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‘Shock and disbelief’ after Manitoba school trustee’s Indigenous comments

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A controversial presentation by a school trustee in western Manitoba has members of nearby communities in disbelief.

At a public meeting of the Mountain View School Division on Monday, trustee Paul Coffey gave a half-hour long talk on the topic of “racism and anti-racism,” a speech subsequently criticized as ignorant and offensive by local leaders.

In his presentation, Coffey suggested residential schools served a ‘good’ purpose, and that land acknowledgements cause division by “blaming whites for taking land and telling Indians that they should be sorry because their land was stolen.”

Coffey also asserted that the term ‘white privilege’ is racist, and that he refuses to use any term to describe Indigenous people other than ‘Indian’. He also said schools should not post signs recognizing inclusivity, and that he refuses to use acronyms when discussing members of the LGBTQ+ community.

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After public backlash, the school division released a statement distancing itself from Coffey’s remarks.

“Mr. Coffey was speaking as an individual and his opinions and comments were his own and possibly those of other constituents in his ward,” board chair Gabe Mercier said in the statement.

“Mr. Coffey was not speaking on behalf of the board. Mountain View School Division stands by our continued work with Indigenous partners and our tireless work around reconciliation.”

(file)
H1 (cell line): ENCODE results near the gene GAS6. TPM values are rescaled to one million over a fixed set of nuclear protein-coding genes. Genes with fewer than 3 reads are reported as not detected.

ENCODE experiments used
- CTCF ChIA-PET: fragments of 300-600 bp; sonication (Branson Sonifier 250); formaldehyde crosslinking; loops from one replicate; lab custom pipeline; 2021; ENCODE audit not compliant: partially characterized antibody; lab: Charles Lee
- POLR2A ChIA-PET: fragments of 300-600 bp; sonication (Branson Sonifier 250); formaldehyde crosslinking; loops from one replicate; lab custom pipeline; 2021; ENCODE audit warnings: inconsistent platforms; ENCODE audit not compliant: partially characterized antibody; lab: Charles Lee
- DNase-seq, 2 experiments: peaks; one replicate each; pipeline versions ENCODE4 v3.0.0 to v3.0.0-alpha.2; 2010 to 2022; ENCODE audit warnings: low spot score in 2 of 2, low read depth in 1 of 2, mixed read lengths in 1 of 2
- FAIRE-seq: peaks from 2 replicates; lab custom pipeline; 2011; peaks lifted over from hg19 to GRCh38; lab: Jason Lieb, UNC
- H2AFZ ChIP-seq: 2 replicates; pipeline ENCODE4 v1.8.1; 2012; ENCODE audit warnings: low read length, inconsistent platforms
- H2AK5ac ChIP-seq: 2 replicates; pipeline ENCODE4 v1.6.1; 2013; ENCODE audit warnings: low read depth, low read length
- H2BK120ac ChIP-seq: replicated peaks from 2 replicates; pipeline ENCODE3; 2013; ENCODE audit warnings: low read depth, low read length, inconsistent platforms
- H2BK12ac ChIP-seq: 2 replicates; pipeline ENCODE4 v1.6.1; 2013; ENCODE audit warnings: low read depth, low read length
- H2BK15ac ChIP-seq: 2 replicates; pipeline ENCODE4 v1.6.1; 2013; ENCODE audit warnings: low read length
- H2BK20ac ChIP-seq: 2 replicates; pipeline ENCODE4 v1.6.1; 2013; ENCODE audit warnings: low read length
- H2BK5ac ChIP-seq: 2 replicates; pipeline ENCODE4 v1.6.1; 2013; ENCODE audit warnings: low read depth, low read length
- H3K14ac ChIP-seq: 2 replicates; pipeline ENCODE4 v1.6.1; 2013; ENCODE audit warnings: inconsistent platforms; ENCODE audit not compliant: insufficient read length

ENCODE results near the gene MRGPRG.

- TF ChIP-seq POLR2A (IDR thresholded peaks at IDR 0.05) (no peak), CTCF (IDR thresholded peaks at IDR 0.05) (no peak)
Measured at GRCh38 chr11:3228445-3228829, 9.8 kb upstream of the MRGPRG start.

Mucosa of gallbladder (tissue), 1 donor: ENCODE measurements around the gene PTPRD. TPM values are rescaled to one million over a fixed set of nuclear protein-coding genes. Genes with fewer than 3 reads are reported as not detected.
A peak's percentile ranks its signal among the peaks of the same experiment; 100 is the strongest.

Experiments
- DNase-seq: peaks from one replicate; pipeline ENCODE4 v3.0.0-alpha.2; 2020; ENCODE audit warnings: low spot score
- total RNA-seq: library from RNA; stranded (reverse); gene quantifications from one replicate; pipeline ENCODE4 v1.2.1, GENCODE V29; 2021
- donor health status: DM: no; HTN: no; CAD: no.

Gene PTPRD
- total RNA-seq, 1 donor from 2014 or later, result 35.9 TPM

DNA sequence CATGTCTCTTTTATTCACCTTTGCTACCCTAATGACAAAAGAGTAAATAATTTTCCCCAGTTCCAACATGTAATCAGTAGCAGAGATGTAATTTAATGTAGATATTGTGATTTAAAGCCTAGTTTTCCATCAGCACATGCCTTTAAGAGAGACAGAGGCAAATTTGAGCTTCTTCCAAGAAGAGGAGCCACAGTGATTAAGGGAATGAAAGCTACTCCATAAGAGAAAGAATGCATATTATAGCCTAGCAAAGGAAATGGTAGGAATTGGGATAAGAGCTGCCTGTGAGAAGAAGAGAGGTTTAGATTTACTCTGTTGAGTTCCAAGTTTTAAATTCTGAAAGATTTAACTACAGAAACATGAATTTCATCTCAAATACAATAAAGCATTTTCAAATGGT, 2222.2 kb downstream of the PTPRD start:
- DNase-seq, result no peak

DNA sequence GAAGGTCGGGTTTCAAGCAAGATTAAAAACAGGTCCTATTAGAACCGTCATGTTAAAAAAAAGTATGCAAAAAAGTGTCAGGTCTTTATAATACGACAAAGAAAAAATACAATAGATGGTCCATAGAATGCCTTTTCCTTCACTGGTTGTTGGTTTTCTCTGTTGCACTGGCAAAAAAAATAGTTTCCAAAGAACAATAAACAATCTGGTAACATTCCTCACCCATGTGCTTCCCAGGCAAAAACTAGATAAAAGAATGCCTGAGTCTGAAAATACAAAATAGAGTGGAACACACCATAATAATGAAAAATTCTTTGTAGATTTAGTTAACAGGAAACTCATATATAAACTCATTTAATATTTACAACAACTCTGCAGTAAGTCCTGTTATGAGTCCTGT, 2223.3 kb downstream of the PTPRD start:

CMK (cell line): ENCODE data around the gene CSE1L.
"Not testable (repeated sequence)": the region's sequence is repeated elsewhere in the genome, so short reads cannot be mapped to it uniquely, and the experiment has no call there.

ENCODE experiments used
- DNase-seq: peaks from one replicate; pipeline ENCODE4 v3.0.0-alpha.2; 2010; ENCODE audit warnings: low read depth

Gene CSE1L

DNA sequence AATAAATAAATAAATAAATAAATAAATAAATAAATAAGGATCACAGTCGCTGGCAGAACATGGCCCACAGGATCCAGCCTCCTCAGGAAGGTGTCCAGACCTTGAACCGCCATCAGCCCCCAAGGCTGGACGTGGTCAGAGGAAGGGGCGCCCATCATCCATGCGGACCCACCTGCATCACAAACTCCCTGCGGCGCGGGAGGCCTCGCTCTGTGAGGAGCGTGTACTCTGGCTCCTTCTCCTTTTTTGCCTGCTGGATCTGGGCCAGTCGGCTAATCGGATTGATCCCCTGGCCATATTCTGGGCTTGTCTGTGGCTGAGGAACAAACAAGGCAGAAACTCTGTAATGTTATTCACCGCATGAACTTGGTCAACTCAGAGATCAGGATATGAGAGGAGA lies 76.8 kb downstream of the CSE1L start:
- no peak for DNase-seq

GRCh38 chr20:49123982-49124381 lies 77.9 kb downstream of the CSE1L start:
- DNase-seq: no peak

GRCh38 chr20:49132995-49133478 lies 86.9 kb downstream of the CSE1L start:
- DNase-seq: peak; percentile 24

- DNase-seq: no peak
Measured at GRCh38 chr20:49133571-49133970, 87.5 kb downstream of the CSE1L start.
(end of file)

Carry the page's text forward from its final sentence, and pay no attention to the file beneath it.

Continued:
Mercier said the school board stands against all types of racism and will continue to create an environment where all students and staff feel valued.

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As a parent, Jarri Thompson said she is upset and shocked by Coffey’s comments.

“It’s definitely a slap in the face — Especially as an Indigenous parent who is working very hard to make sure that our children understand our culture and see it reflected in our community, because for a very long time it hasn’t been,” she said.

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Thompson said she was particularly taken aback by the trustee’s use of ‘Indian’.

“It was always a mistake,” she said, adding Christopher Columbus’ first called Indigenous peoples this when he thought he had arrived in India, but was actually in the Americas.

Cam Bennet, a retired teacher who taught for more than three decades in the division, told Global Winnipeg he was also stunned by Coffey’s remarks, and said the negative public attention caused by the incident is distracting from the good work toward reconciliation that Mountain View educators are dedicated to.

“It was kind of a shock and disbelief, really,” Bennet said. “I really didn’t know what the point of the whole thing was. It felt like he was upset about something.

“I’ve heard from several colleagues…that are stunned. Shocked. Disappointed, a variety of things. I’m in contact with them all, and they’re feeling under the microscope a little bit. No teacher wants to be put in this type of situation.

“We just want to go into our classrooms and do our job and do what’s best for kids…and this attention on the community, it’s a little unfair to the individuals that are working hard in the division.”

Bennet, whose voice appears on the recorded land acknowledgement schools in the division still use, said educators have spent ‘countless hours’ working toward reconciliation and creating a safe, inclusive environment for students.

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“I think there’s a lot of positiveness. It’s a shame, really, that this sort of negative attention is taking away from that, because there’s indeed a lot of positive, good things happening in classrooms across this country.”